What you need to know:
- Parliamentary committees on civil liberties and consumer protection overwhelmingly voted for a position text calling for curbs on how AI can be used in Europe, while still fostering innovation in the sector.
- In the commission proposal, AI companies would be required to maintain human control over their algorithms, provide technical documentation and have a risk-management system for "high-risk" applications.
European Parliament lawmakers on Thursday took a crucial first step towards EU-wide regulation of ChatGPT and other artificial intelligence systems that Brussels hopes to put speedily in place.
Parliamentary committees on civil liberties and consumer protection overwhelmingly voted for a position text calling for curbs on how AI can be used in Europe, while still fostering innovation in the sector.
The text is to be put to the full parliament next month for adoption before negotiations with EU member states on a final law.
Lawmakers called Thursday's vote "historic" and hoped it would lead to "the world's first rules on artificial intelligence".
Their text picks up the main lines from a European Commission proposal made two years ago, but suggests adding bans on biometric surveillance, emotion recognition and predictive policing AI systems.
It seeks to put generative AI systems such as ChatGPT and Midjourney in a category requiring special transparency measures, such as notifications to users that the output was made by a machine, not a human.
The parliament's text also seeks additional criteria as to what constitutes a "high-risk" AI area of application, which could reduce the scope of that designation.
The commission's proposed list covers AI in critical infrastructure, education, human resources, public order and migration management.
But the MEPs want an additional threshold to be met, requiring that threats to safety, health or fundamental rights are also deemed to be in play.
The CCIA, a European industry lobby group representing major tech companies, said that, while "the parliament made some useful improvements to the text", it was "abandoning the risk-based structure" of the European Commission's proposal.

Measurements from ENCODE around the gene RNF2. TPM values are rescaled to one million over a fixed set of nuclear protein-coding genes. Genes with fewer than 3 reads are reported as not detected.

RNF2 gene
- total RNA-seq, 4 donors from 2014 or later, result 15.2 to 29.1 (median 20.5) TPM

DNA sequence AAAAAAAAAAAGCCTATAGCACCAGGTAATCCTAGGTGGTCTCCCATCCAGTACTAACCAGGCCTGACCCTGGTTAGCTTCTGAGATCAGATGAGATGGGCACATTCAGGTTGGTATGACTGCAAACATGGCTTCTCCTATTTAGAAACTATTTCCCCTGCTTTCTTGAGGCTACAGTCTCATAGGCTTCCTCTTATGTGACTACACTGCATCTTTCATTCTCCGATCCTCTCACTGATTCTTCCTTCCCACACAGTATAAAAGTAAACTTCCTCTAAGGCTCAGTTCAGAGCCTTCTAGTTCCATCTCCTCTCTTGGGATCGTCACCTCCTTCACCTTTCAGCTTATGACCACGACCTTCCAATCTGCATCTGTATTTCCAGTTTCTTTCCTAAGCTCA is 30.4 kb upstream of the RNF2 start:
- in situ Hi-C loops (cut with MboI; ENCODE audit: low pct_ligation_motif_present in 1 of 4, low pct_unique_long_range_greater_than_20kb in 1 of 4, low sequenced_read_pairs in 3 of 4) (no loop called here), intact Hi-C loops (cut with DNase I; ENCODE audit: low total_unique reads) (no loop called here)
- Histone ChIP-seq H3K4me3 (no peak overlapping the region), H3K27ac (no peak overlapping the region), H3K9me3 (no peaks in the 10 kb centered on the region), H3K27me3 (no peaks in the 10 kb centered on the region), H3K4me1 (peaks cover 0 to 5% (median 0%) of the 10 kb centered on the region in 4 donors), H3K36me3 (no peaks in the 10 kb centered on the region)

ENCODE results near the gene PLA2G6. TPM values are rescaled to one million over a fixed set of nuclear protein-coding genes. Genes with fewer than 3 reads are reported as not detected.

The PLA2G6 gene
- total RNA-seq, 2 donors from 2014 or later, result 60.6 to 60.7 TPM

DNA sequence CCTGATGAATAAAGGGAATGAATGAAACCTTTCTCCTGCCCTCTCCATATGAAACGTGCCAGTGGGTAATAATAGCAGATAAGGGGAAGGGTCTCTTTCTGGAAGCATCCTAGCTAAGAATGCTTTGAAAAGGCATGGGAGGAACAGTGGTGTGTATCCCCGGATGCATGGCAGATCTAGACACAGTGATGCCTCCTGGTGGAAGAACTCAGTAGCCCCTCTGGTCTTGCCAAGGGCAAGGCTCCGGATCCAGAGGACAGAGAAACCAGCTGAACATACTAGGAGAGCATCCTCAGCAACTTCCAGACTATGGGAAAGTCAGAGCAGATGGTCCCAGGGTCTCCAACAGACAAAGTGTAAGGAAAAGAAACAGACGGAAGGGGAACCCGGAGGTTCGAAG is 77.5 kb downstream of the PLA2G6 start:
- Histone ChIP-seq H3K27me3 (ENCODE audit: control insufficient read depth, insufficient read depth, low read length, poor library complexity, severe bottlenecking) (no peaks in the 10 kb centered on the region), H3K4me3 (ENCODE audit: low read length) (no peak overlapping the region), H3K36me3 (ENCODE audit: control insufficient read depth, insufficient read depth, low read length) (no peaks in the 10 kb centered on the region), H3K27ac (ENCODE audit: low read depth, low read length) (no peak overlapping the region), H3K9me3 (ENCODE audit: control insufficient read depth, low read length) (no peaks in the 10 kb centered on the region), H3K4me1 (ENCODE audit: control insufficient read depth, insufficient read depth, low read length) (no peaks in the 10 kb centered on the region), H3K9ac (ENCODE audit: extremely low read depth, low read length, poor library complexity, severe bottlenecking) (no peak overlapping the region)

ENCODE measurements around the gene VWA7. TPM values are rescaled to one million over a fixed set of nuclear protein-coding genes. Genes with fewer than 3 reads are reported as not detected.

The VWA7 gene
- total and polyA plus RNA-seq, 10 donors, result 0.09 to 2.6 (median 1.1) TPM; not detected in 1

"The best way for the EU to inspire other jurisdictions is by ensuring that new regulation will enable, rather than inhibit, the development of useful AI applications," said CCIA policy manager for Europe, Boniface de Champris.
The European Consumer Organisation though endorsed the parliament injecting "beefed-up protections for consumers" in its text compared to the commission one.
"Although AI may improve our lives in many ways, there are well-founded concerns that AI systems can also harm consumers. People must be properly protected against the risks of these new technologies," said Ursula Pachl, deputy director of the organisation.
While EU work towards legislation has been going on for some time, the potential -- and potential perils -- of AI has exploded into the public consciousness only in the last few months, since ChatGPT burst onto the scene at the end of last year.
Image-generation AI such as Midjourney and DALL-E have since sparked an online rush to make lookalike Van Goghs or a pope in a high fashion puffer jacket, while AI music sites have impressed with their ability to produce human-like singing.
"It's enough to turn on the TV since the last two, three months, almost every day, to see how important this file is becoming for citizens," said one of the lead MEPs on the European Parliament text, Drago Tudorache.
Policymakers in Europe and other regions in the world are increasingly concerned how the technology can be used for fakery, to fool people and sway public opinion and elections.
That has spurred Elon Musk and some researchers to urge a moratorium until legal frameworks can catch up.
In the commission proposal, AI companies would be required to maintain human control over their algorithms, provide technical documentation and have a risk-management system for "high-risk" applications.
Each EU member state would have a supervising authority to make sure the rules are abided by.
MEPs also want AI companies to put in place protections against illegal content and on copyrighted works that might be used to train their algorithms.
They also want to prevent the scraping of photos posted on the internet for training algorithms unless the authorisation of the people concerned is obtained.